A qualitative methods essay involves the development of concepts aimed at understanding social phenomena among participants in their natural settings. The research uses the theoretical sampling of data from a small sample using such methods as interviewing and observation to gain insight into particular social aspects (Austin & Sutton, 2014). In the article ‘Wounded: Life after the Shooting,’ Jooyoung Lee uses one-on-one interviews to conduct a study at the Hospital of the University of Pennsylvania (HUP) on the lives of people who survive shooting regarding how gunshot injuries affect the everyday lives of the victims.
The decision by Lee to use face-to-face unstructured interviews with the victims of non-fatal gun shootings is a brilliant method of collecting data and understanding the struggles that these victims face every day. The unstructured nature of the interviews enables the interviewer to build a rapport with the interviewee such that the latter becomes candid about their experiences by expressing their private thoughts and feelings (Alshenqeeti, 2014). For example, when interviewing Kenny, one of the patients at the outpatient trauma clinic at the university hospital, Lee learns that Kenny has never told any of his drug-dealing friends that the bullet hit and tore apart one of his testicles because he is too ashamed to share such a secret for fear that it might jeopardize his status among his peers (Lee 2012). The use of one-on-one interviews also enables the researcher to pick up on non-verbal cues, for example, facial expressions indicating discomfort at some questions, a factor which enables the interview to know which topics to broach carefully (Alshenqeeti, 2014). For example, when Winston whose shooting left him with a stomach hernia explains the shame that he felt when his stomach began to grow at a family dinner, Lee widens his eyes, an act which Winston interprets as a cue to continue with the story of how everyone lost their appetite and made him feel like a freak.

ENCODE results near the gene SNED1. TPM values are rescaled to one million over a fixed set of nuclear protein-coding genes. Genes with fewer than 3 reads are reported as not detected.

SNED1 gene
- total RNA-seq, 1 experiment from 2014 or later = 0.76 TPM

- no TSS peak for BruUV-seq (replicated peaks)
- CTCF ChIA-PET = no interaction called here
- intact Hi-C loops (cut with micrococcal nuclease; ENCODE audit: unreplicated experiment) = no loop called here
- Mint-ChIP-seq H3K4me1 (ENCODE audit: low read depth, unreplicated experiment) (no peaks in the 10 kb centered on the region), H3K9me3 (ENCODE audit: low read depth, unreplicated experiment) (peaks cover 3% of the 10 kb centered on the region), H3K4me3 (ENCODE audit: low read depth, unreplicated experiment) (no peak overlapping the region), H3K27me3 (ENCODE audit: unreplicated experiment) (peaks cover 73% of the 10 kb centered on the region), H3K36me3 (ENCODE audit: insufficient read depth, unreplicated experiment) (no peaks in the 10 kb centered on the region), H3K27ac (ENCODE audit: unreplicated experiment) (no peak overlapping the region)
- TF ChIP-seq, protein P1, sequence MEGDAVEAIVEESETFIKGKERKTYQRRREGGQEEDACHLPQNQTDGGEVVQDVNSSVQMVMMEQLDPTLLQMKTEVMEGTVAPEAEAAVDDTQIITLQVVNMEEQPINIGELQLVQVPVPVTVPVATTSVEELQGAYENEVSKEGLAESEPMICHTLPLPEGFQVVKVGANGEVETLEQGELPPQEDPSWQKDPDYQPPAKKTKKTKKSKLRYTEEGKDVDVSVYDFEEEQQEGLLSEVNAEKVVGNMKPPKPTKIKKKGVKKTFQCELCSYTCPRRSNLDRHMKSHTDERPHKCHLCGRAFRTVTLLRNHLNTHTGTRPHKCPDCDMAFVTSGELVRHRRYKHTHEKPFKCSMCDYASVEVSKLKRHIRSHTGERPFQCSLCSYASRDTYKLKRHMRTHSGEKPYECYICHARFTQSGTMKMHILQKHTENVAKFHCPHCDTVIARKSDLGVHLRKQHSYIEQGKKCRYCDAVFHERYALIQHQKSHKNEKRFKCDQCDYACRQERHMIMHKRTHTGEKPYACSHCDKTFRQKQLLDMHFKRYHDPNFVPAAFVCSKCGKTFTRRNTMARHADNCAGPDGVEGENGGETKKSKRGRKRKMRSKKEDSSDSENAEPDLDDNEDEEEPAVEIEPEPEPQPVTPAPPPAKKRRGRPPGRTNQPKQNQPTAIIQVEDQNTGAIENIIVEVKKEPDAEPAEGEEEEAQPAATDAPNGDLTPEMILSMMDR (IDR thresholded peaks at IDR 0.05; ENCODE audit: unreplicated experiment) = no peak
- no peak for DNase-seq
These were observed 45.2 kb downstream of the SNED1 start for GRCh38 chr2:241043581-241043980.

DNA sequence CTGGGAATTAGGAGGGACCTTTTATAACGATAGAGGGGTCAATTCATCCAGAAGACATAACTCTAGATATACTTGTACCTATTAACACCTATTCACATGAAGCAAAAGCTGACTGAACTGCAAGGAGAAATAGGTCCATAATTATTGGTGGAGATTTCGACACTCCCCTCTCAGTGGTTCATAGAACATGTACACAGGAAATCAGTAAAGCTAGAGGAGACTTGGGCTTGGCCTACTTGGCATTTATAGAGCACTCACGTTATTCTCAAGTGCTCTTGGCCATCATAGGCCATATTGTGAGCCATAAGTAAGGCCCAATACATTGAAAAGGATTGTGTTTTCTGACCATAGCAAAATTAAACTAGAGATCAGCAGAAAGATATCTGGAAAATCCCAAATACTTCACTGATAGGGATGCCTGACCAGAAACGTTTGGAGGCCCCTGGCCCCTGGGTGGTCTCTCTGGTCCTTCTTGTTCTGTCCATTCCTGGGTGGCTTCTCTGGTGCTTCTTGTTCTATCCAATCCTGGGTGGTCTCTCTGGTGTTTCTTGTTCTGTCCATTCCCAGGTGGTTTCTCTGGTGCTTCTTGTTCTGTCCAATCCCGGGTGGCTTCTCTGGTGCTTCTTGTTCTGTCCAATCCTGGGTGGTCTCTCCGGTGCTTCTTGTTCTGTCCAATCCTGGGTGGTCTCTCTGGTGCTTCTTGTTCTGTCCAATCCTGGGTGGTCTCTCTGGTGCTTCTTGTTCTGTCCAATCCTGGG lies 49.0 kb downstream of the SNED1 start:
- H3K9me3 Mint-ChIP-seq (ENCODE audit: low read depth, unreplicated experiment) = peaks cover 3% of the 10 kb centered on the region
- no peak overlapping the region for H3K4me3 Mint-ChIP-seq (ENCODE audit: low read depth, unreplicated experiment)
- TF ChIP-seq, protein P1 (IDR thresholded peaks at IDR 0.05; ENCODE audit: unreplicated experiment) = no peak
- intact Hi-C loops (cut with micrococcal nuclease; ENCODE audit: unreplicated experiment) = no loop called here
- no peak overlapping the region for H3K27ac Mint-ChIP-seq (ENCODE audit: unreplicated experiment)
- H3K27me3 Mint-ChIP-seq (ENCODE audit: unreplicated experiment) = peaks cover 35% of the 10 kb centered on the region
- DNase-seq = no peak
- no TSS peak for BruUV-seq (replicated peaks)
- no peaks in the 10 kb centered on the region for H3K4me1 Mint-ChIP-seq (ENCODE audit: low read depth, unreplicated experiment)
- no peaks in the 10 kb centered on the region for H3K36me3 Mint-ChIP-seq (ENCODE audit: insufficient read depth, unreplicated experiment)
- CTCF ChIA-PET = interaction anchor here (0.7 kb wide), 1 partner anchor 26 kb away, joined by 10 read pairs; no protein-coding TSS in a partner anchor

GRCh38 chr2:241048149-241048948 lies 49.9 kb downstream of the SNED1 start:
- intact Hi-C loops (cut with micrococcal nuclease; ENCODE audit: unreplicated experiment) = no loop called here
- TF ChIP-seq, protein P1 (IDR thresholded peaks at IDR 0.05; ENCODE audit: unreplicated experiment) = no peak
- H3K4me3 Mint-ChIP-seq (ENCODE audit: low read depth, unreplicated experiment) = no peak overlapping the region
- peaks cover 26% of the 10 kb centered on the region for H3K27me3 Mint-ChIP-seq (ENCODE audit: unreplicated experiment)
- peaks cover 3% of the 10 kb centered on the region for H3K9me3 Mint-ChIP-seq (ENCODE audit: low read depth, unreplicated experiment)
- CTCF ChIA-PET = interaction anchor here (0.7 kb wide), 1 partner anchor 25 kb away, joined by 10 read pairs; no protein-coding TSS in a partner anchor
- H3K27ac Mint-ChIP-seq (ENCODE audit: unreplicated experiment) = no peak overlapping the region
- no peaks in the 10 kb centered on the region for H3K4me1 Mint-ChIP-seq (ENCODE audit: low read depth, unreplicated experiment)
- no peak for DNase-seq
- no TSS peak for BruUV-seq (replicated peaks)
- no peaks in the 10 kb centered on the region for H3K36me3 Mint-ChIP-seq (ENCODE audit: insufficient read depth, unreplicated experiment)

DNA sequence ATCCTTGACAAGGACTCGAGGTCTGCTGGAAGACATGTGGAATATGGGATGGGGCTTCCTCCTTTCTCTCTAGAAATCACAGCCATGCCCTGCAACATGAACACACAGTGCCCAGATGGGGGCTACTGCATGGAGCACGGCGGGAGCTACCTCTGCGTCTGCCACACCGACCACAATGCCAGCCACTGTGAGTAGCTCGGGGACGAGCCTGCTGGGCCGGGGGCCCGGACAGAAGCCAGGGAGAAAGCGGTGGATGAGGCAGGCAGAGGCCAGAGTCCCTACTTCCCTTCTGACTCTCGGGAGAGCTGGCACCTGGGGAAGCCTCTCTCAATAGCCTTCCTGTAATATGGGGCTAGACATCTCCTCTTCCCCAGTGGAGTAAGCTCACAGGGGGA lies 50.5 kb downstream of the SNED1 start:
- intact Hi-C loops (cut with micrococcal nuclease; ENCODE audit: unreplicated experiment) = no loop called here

In spite of the advantages associated with interviewing, this data collection method has its weaknesses. According to Alshenqeeti (2014), the efficiency of interviewing is often limited by the sample size, for example in cases where there are too many people to be interviewed yet the interviewers are few. Lee (2012) admits that he faced the challenge of sample size especially because of the seasonal variation of patients visiting the clinic. For example, during the summer, Lee (2012) writes that the patient volume was so high that he lost the chance to interview potential participants, thus forcing him to hire a research assistant. Despite this challenge, Lee was able to conduct his research effectively and bring to light the suffering of victims of non-fatal shootings, a group that is often forgotten by researchers of gun homicide.
Reading through the article, I found it interesting that the researcher was wise enough to realize that it would be significantly difficult to locate gunshot victims in their neighborhoods thus the decision to go to the trauma clinic and speak to these people as they wait to be seen by the doctors. It is also interesting to see how open the gunshot victims are to speaking about their experiences to a stranger, especially because they are too ashamed to express their deepest fears to their friends and family members. I also admire the researcher’s approach to the victims whereby he chooses to be friendly to them by asking them about how they are doing instead of jumping right into asking them questions about how they were shot and how the shooting has affected them. By establishing a rapport with the participants, Lee makes them so comfortable that they are willing to share their most shameful experiences with him.
Alshenqeeti, H. (2014). Interviewing as a Data Collection Method: A Critical Review. English Linguistics Research, 3(1), 39.
Austin, Z., & Sutton, J. (2014). Qualitative Research: Getting Started. The Canadian Journal of Hospital Pharmacy, 67(6), 436–440.
Lee, J. (2012). Wounded: Life after the Shooting. The ANNALS of the American Academy of Political and Social Science, 642(1), 244-257.